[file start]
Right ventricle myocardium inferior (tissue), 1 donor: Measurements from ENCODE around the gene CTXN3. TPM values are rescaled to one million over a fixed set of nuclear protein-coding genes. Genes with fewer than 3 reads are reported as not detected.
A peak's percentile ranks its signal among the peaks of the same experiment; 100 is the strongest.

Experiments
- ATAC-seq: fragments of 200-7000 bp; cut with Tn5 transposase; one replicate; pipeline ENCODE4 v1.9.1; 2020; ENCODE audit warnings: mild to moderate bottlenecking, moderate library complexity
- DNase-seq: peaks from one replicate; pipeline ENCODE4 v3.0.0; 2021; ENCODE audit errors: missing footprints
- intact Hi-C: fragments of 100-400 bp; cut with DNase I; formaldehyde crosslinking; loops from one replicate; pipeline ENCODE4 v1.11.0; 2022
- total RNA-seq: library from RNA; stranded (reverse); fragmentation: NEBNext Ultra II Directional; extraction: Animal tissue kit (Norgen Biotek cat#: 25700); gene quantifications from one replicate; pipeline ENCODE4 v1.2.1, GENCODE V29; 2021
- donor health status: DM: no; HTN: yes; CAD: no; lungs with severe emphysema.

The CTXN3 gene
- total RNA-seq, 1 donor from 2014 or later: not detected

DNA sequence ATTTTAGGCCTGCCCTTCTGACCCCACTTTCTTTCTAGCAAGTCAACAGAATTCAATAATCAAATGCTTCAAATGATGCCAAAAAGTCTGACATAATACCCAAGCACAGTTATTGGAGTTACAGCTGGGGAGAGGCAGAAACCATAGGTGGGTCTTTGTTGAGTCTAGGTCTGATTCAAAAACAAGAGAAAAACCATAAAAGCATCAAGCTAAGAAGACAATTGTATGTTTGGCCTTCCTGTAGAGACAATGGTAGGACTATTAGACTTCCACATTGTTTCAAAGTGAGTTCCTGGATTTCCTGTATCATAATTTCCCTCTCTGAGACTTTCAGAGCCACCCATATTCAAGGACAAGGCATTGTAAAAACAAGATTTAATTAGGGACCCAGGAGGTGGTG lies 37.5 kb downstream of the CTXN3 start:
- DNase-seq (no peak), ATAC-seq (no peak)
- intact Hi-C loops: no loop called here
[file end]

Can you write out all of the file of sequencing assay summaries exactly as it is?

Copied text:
Right ventricle myocardium inferior (tissue), 1 donor: Measurements from ENCODE around the gene CTXN3. TPM values are rescaled to one million over a fixed set of nuclear protein-coding genes. Genes with fewer than 3 reads are reported as not detected.
A peak's percentile ranks its signal among the peaks of the same experiment; 100 is the strongest.

Experiments
- ATAC-seq: fragments of 200-7000 bp; cut with Tn5 transposase; one replicate; pipeline ENCODE4 v1.9.1; 2020; ENCODE audit warnings: mild to moderate bottlenecking, moderate library complexity
- DNase-seq: peaks from one replicate; pipeline ENCODE4 v3.0.0; 2021; ENCODE audit errors: missing footprints
- intact Hi-C: fragments of 100-400 bp; cut with DNase I; formaldehyde crosslinking; loops from one replicate; pipeline ENCODE4 v1.11.0; 2022
- total RNA-seq: library from RNA; stranded (reverse); fragmentation: NEBNext Ultra II Directional; extraction: Animal tissue kit (Norgen Biotek cat#: 25700); gene quantifications from one replicate; pipeline ENCODE4 v1.2.1, GENCODE V29; 2021
- donor health status: DM: no; HTN: yes; CAD: no; lungs with severe emphysema.

The CTXN3 gene
- total RNA-seq, 1 donor from 2014 or later: not detected

DNA sequence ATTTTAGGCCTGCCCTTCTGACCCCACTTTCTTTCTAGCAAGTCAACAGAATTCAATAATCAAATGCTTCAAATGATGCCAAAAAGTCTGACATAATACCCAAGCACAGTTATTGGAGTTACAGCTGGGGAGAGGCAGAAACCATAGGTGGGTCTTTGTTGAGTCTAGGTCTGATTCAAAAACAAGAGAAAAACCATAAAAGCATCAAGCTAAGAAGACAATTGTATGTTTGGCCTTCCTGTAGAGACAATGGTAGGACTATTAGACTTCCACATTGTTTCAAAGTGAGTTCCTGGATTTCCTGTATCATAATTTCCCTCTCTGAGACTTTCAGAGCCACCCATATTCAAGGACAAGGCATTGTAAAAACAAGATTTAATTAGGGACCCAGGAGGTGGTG lies 37.5 kb downstream of the CTXN3 start:
- DNase-seq (no peak), ATAC-seq (no peak)
- intact Hi-C loops: no loop called here